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Exploring WebdriverIO - Installation

Over the past five years, I've constructed many automation test frameworks, both tinkering here at home and creating ones on-the-job. 

For this next series of blog entries, I will be exploring Webdriver IO Version 6, which uses JavaScript, Node Js, and the Node Package Manager (NPM). The only problem? I last used this particular toolset back when I was working on a Nightwatch JS project four years ago. So, here it goes! 

The WebdriverIO robot


Related Links: 
  • Official Site: https://webdriver.io/
  • Github site: https://github.com/webdriverio/
  • TestAutomation University course,  UI Automation with WebdriverIO by Julia Pottinger
  • YouTube: Learn WebDriverIO by Kevin Lamping
First up: Installing WebdriverIO!

What is WebdriverIO? 

Taken from Selenium and WebdriverIO — A Historical Overview by Germain Boue.

"WebdriverIO is an independent implementation of the JSON Wire Protocol by Christian Bromann. It is a test framework for Node.js. It wraps its lower level requests into useful commands, with a concise syntax [...] 
  • "WebdriverIO is fully built using Javascript. This means that if you are comfortable with JS you can immediately start writing automation using their documentation. It also means, that it is front end friendly by nature. Your team members do not need to learn a new language and it can easily be adopted
  • "It’s syntax is simple. You essentially grab an element via selectors and call a method on it. It is compatible with most assertion libraries and testing framework such as mocha or jasmine
  • "The Page Object pattern is a convention that is easily put in place with webdriverIO (https://webdriver.io/docs/pageobjects.html) By placing all the getters and functions in a Page Object, you can import within spec and keep your code readable. This means your specs serve as documentation for non-technical individuals. As well, if a it block fails, by using best coding practices your web devs can debug faster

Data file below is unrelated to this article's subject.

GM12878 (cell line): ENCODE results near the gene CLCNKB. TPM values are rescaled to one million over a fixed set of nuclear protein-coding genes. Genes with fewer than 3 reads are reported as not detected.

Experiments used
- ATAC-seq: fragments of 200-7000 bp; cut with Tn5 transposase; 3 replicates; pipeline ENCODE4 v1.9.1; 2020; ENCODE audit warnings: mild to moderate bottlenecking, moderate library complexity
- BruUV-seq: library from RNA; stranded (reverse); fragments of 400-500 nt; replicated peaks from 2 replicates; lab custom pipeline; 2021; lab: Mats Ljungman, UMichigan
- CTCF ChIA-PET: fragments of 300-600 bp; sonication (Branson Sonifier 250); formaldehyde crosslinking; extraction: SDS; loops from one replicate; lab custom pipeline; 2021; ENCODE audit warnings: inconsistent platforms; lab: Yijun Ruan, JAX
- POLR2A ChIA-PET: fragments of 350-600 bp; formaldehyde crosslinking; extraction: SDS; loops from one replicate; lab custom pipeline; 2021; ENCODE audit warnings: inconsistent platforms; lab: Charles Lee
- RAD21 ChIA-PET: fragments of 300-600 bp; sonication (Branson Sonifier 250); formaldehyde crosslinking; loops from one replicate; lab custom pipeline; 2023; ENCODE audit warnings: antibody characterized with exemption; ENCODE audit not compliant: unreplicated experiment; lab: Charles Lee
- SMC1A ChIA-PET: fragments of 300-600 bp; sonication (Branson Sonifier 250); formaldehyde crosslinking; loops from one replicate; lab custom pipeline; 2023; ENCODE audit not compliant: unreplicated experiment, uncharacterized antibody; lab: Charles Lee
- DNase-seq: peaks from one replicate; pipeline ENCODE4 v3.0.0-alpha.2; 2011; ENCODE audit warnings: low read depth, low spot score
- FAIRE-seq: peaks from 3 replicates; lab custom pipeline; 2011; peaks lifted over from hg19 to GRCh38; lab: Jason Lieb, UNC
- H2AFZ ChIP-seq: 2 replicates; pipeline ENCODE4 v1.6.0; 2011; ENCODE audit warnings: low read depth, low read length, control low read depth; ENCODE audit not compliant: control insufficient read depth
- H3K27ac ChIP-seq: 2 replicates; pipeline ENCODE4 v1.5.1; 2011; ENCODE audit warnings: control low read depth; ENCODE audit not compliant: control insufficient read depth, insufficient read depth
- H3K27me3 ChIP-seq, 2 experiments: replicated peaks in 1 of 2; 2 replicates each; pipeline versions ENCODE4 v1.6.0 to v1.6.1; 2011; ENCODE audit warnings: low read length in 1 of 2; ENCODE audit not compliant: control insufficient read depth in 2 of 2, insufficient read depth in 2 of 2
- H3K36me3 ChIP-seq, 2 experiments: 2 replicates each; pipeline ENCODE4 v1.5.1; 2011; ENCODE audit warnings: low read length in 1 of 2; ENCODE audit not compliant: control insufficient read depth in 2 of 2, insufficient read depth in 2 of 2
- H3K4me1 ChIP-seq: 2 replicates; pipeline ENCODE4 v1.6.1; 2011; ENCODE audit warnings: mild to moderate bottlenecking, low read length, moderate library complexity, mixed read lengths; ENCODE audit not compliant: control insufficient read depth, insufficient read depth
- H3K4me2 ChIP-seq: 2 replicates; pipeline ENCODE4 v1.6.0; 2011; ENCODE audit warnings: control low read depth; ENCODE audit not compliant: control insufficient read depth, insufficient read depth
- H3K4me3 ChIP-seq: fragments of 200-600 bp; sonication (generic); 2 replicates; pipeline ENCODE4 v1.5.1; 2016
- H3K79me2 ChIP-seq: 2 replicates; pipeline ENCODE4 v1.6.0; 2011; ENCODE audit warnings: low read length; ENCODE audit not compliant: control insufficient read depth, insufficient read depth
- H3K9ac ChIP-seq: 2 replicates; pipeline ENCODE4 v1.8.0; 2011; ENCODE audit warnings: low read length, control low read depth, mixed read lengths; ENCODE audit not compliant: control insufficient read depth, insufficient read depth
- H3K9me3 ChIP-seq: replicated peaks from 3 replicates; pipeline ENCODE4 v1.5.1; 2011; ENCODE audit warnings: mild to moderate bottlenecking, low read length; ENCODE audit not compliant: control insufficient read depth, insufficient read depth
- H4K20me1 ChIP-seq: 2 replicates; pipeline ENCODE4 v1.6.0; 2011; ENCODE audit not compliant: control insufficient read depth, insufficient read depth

• "It also comes with a test runner and the configuration utility helps you create a config file in a matter of seconds. It contains plenty of comments, and you can start customizing your project within a matter of minutes".

How To Install WebdriverIO

Getting Started: https://webdriver.io/docs/gettingstarted.html 

For this project, I will be installing on my Windows 10 machine at home. For the Mac and Linux machines, the instructions are slightly different.

Taking the First Step: According to the instructions on the Getting Started page on Webdriver.io, you will need to:
  • Download and Install Node JS: https://nodejs.org/ ... the site will detect if you are using a Windows or Mac. 
  • Using a Windows machine? Make sure to add C:\Program Files\nodejs\ (or wherever you installed Node JS) to the Path of your environment variables so you can execute NPM commands on your MS Command Prompt.  
  • Installing NPM on Windows, you can also follow instructions on https://github.com/nodejs/node-gyp#on-windows to install Microsoft's Windows Build Tools which also installs Python 2.7.
  • Did NPM install? Check the version of NPM you have: npm -v
Set Up Your Project: According to the Getting Started page:
  • Initialize a new NPM (Node Package Manager) project: Create a new directory and type: npm init -y